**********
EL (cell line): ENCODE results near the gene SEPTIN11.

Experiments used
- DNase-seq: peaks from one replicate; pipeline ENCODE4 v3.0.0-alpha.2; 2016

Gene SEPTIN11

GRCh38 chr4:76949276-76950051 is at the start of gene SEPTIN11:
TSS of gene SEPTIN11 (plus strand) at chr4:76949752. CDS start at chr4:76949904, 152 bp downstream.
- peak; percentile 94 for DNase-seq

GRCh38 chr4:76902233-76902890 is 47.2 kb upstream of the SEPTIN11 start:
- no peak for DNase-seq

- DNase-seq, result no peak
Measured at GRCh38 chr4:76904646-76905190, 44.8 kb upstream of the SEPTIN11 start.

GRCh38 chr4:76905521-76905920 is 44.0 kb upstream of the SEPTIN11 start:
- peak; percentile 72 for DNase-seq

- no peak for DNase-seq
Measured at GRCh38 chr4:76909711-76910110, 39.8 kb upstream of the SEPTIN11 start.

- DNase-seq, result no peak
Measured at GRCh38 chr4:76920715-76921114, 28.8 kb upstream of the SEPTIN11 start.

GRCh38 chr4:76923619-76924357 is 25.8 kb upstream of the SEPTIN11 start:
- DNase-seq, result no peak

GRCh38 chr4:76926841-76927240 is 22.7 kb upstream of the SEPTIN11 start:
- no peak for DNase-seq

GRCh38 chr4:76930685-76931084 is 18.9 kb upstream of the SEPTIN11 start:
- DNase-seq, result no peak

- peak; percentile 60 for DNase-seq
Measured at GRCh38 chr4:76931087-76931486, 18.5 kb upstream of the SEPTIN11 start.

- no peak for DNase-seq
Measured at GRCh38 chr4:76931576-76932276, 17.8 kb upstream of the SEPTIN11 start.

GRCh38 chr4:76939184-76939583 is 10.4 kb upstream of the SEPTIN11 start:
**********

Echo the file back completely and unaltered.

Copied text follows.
EL (cell line): ENCODE results near the gene SEPTIN11.

Experiments used
- DNase-seq: peaks from one replicate; pipeline ENCODE4 v3.0.0-alpha.2; 2016

Gene SEPTIN11

GRCh38 chr4:76949276-76950051 is at the start of gene SEPTIN11:
TSS of gene SEPTIN11 (plus strand) at chr4:76949752. CDS start at chr4:76949904, 152 bp downstream.
- peak; percentile 94 for DNase-seq

GRCh38 chr4:76902233-76902890 is 47.2 kb upstream of the SEPTIN11 start:
- no peak for DNase-seq

- DNase-seq, result no peak
Measured at GRCh38 chr4:76904646-76905190, 44.8 kb upstream of the SEPTIN11 start.

GRCh38 chr4:76905521-76905920 is 44.0 kb upstream of the SEPTIN11 start:
- peak; percentile 72 for DNase-seq

- no peak for DNase-seq
Measured at GRCh38 chr4:76909711-76910110, 39.8 kb upstream of the SEPTIN11 start.

- DNase-seq, result no peak
Measured at GRCh38 chr4:76920715-76921114, 28.8 kb upstream of the SEPTIN11 start.

GRCh38 chr4:76923619-76924357 is 25.8 kb upstream of the SEPTIN11 start:
- DNase-seq, result no peak

GRCh38 chr4:76926841-76927240 is 22.7 kb upstream of the SEPTIN11 start:
- no peak for DNase-seq

GRCh38 chr4:76930685-76931084 is 18.9 kb upstream of the SEPTIN11 start:
- DNase-seq, result no peak

- peak; percentile 60 for DNase-seq
Measured at GRCh38 chr4:76931087-76931486, 18.5 kb upstream of the SEPTIN11 start.

- no peak for DNase-seq
Measured at GRCh38 chr4:76931576-76932276, 17.8 kb upstream of the SEPTIN11 start.

GRCh38 chr4:76939184-76939583 is 10.4 kb upstream of the SEPTIN11 start: